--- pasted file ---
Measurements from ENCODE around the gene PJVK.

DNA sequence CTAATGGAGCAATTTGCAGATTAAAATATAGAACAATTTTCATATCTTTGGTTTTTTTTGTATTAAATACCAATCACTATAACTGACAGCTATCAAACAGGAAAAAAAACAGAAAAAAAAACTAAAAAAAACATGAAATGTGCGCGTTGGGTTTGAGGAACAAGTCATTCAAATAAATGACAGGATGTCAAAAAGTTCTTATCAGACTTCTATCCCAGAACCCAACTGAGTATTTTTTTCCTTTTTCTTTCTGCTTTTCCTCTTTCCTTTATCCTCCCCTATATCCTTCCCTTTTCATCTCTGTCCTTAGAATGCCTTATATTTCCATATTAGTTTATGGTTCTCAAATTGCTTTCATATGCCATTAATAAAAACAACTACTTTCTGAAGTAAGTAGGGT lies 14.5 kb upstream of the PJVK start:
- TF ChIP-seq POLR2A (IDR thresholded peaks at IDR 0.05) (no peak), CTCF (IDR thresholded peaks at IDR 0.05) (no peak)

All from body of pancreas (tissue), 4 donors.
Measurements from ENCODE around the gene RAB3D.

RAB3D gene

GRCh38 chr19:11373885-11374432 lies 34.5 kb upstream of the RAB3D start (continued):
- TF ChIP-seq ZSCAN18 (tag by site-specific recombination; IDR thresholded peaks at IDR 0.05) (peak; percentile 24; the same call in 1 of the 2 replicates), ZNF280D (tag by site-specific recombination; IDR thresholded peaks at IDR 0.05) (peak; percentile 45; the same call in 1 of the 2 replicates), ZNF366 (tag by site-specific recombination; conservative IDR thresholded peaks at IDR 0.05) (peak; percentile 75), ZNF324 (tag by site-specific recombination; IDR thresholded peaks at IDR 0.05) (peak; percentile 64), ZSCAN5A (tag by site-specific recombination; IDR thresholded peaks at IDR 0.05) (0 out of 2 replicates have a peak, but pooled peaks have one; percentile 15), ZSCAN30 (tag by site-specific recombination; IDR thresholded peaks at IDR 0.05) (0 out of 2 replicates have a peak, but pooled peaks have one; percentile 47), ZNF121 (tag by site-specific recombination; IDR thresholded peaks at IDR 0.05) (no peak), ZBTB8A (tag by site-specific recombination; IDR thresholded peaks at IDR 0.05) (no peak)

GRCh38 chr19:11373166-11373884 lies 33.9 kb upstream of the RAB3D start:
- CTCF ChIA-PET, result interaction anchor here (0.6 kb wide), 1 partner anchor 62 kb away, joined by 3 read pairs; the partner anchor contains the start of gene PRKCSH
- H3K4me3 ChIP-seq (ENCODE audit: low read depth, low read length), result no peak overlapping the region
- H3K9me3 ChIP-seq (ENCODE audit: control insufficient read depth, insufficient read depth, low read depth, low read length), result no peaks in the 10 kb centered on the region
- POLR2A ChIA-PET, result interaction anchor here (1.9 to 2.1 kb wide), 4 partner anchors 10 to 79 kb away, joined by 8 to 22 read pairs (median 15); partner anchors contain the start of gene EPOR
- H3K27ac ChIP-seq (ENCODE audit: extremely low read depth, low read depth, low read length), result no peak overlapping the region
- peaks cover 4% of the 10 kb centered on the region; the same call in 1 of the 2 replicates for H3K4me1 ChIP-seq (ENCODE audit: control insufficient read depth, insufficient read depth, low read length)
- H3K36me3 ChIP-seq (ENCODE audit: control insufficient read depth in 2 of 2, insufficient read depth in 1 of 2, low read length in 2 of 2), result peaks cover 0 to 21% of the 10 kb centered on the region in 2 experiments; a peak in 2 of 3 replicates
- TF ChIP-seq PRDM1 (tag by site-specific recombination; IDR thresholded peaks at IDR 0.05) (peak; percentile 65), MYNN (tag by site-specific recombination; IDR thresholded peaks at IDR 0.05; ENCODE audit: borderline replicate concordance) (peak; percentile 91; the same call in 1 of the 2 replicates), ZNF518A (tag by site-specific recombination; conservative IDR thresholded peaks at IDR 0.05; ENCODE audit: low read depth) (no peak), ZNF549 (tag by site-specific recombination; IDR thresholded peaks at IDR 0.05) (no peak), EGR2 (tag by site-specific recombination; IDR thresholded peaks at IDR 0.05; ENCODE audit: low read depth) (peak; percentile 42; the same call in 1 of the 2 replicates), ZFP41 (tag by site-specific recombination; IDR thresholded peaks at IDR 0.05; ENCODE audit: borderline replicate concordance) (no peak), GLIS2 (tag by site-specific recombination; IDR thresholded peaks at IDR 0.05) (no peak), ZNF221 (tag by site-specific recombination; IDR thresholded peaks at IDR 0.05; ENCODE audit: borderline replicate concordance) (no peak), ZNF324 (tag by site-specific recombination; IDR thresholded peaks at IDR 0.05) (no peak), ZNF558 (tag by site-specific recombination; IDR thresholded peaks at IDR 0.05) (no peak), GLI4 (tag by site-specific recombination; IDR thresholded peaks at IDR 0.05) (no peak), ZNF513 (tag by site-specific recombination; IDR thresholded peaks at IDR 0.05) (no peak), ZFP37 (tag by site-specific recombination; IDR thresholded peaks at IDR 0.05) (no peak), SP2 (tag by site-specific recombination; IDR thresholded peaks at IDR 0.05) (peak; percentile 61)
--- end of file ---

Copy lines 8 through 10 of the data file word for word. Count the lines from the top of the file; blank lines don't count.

- TF ChIP-seq ZSCAN18 (tag by site-specific recombination; IDR thresholded peaks at IDR 0.05) (peak; percentile 24; the same call in 1 of the 2 replicates), ZNF280D (tag by site-specific recombination; IDR thresholded peaks at IDR 0.05) (peak; percentile 45; the same call in 1 of the 2 replicates), ZNF366 (tag by site-specific recombination; conservative IDR thresholded peaks at IDR 0.05) (peak; percentile 75), ZNF324 (tag by site-specific recombination; IDR thresholded peaks at IDR 0.05) (peak; percentile 64), ZSCAN5A (tag by site-specific recombination; IDR thresholded peaks at IDR 0.05) (0 out of 2 replicates have a peak, but pooled peaks have one; percentile 15), ZSCAN30 (tag by site-specific recombination; IDR thresholded peaks at IDR 0.05) (0 out of 2 replicates have a peak, but pooled peaks have one; percentile 47), ZNF121 (tag by site-specific recombination; IDR thresholded peaks at IDR 0.05) (no peak), ZBTB8A (tag by site-specific recombination; IDR thresholded peaks at IDR 0.05) (no peak)

GRCh38 chr19:11373166-11373884 lies 33.9 kb upstream of the RAB3D start:
- CTCF ChIA-PET, result interaction anchor here (0.6 kb wide), 1 partner anchor 62 kb away, joined by 3 read pairs; the partner anchor contains the start of gene PRKCSH